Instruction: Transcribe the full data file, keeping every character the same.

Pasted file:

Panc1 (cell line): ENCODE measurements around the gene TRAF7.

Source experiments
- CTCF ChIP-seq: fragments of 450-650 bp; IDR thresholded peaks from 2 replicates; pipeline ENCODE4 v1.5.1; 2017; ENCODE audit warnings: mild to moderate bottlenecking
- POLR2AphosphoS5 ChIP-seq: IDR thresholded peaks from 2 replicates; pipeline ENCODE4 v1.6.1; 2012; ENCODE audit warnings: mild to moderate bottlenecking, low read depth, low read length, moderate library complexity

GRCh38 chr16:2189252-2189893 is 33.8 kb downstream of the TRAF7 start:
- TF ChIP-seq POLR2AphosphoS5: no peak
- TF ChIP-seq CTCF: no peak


Panc1 (cell line): ENCODE measurements around the gene TRAF7.

Source experiments
- CTCF ChIP-seq: fragments of 450-650 bp; IDR thresholded peaks from 2 replicates; pipeline ENCODE4 v1.5.1; 2017; ENCODE audit warnings: mild to moderate bottlenecking
- POLR2AphosphoS5 ChIP-seq: IDR thresholded peaks from 2 replicates; pipeline ENCODE4 v1.6.1; 2012; ENCODE audit warnings: mild to moderate bottlenecking, low read depth, low read length, moderate library complexity

GRCh38 chr16:2189252-2189893 is 33.8 kb downstream of the TRAF7 start:
- TF ChIP-seq POLR2AphosphoS5: no peak
- TF ChIP-seq CTCF: no peak